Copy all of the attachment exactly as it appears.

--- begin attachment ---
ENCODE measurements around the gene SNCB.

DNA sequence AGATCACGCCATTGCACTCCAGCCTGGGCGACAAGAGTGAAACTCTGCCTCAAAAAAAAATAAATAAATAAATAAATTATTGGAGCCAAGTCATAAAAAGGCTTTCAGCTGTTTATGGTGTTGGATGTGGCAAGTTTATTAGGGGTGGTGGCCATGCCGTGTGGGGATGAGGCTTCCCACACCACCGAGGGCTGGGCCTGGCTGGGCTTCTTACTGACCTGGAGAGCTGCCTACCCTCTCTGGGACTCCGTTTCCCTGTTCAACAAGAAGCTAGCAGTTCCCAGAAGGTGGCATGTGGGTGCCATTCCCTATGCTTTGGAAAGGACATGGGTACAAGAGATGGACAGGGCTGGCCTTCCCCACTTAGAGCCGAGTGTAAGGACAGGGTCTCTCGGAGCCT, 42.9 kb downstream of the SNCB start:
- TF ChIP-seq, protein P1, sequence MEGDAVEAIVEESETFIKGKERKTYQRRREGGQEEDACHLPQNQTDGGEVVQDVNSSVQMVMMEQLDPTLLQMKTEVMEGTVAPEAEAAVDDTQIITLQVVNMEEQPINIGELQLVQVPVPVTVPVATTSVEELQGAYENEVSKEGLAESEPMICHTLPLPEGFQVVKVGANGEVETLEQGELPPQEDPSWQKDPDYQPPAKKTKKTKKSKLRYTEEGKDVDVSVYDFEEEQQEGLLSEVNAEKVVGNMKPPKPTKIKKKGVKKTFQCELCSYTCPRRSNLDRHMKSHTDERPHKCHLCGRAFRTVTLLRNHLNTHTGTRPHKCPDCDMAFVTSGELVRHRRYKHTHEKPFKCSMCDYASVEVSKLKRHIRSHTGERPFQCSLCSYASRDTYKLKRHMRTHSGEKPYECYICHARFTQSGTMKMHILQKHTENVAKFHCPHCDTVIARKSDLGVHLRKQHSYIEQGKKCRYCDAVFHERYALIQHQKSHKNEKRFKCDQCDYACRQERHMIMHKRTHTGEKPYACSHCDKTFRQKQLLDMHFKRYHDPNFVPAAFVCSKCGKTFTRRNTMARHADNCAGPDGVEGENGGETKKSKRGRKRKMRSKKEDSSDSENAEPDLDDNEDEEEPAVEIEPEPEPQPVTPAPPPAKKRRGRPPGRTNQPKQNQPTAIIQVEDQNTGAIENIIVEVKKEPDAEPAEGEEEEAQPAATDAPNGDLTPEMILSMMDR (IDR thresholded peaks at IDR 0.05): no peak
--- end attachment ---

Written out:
ENCODE measurements around the gene SNCB.

DNA sequence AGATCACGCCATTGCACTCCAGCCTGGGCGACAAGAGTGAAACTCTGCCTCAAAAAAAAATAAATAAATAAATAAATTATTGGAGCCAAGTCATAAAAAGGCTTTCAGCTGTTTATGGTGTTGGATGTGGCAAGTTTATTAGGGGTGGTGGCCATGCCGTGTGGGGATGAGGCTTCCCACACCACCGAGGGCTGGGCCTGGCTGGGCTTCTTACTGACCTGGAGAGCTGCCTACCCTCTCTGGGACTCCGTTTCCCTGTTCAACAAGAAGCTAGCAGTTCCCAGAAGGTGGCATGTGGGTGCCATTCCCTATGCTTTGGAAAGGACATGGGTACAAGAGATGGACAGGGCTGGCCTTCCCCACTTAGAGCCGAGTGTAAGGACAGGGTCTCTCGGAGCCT, 42.9 kb downstream of the SNCB start:
- TF ChIP-seq, protein P1, sequence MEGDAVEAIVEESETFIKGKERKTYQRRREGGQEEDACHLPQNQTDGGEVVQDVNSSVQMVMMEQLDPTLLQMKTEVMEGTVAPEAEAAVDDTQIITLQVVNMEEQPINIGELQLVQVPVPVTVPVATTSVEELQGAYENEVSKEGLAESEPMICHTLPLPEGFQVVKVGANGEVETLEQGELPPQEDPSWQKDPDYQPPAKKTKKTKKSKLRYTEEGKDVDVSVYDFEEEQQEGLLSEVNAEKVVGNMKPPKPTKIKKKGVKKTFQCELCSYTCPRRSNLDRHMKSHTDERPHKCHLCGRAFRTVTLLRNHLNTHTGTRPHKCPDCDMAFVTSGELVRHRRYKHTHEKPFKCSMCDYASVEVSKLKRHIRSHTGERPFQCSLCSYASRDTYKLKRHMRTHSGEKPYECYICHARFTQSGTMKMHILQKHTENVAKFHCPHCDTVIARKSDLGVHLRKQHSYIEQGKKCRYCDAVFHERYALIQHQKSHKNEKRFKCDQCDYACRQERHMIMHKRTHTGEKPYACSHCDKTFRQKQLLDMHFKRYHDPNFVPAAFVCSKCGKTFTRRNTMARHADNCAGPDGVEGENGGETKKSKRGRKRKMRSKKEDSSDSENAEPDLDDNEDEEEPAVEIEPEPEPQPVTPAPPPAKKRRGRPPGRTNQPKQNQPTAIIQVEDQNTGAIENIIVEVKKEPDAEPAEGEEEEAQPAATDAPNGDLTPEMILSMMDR (IDR thresholded peaks at IDR 0.05): no peak